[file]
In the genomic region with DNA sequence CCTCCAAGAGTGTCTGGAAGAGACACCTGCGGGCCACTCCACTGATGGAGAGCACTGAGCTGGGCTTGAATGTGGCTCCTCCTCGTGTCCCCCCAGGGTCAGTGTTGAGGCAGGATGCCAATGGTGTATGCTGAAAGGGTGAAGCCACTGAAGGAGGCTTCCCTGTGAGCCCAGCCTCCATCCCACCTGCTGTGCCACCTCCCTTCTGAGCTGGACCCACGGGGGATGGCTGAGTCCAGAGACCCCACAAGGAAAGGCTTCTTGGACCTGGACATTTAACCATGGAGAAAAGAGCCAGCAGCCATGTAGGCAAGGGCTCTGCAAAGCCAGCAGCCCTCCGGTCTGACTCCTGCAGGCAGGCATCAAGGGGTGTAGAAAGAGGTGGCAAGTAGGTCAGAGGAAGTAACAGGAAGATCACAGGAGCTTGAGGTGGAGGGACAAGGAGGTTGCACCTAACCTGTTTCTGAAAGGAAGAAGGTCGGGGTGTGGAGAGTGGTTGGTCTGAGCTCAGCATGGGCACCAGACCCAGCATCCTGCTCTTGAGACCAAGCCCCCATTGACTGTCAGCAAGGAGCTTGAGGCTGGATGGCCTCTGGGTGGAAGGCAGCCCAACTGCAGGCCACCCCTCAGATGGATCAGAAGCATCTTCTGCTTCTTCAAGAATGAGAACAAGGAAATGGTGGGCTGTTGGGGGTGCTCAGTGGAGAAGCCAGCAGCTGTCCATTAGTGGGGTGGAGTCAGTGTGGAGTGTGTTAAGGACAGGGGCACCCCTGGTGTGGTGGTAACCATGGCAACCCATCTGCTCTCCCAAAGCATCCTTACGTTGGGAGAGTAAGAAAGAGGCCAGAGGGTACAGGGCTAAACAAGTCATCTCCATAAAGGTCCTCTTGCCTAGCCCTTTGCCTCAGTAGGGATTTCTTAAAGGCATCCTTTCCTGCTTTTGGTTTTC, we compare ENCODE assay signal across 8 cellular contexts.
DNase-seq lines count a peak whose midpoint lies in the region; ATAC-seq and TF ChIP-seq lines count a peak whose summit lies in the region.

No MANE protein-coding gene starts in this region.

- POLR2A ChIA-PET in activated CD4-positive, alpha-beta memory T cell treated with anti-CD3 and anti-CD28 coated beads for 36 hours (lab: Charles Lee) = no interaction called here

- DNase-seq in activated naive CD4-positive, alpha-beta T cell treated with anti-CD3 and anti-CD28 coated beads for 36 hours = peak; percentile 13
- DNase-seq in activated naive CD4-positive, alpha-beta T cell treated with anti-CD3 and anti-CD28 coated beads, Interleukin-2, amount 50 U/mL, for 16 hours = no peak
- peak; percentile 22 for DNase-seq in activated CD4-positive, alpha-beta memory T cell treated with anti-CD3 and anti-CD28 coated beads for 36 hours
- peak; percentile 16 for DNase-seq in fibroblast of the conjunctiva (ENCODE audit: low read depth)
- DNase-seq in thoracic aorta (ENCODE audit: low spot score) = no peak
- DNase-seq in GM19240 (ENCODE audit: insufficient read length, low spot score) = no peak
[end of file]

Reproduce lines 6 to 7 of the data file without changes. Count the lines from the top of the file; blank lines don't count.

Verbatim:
- DNase-seq in activated naive CD4-positive, alpha-beta T cell treated with anti-CD3 and anti-CD28 coated beads, Interleukin-2, amount 50 U/mL, for 16 hours = no peak
- peak; percentile 22 for DNase-seq in activated CD4-positive, alpha-beta memory T cell treated with anti-CD3 and anti-CD28 coated beads for 36 hours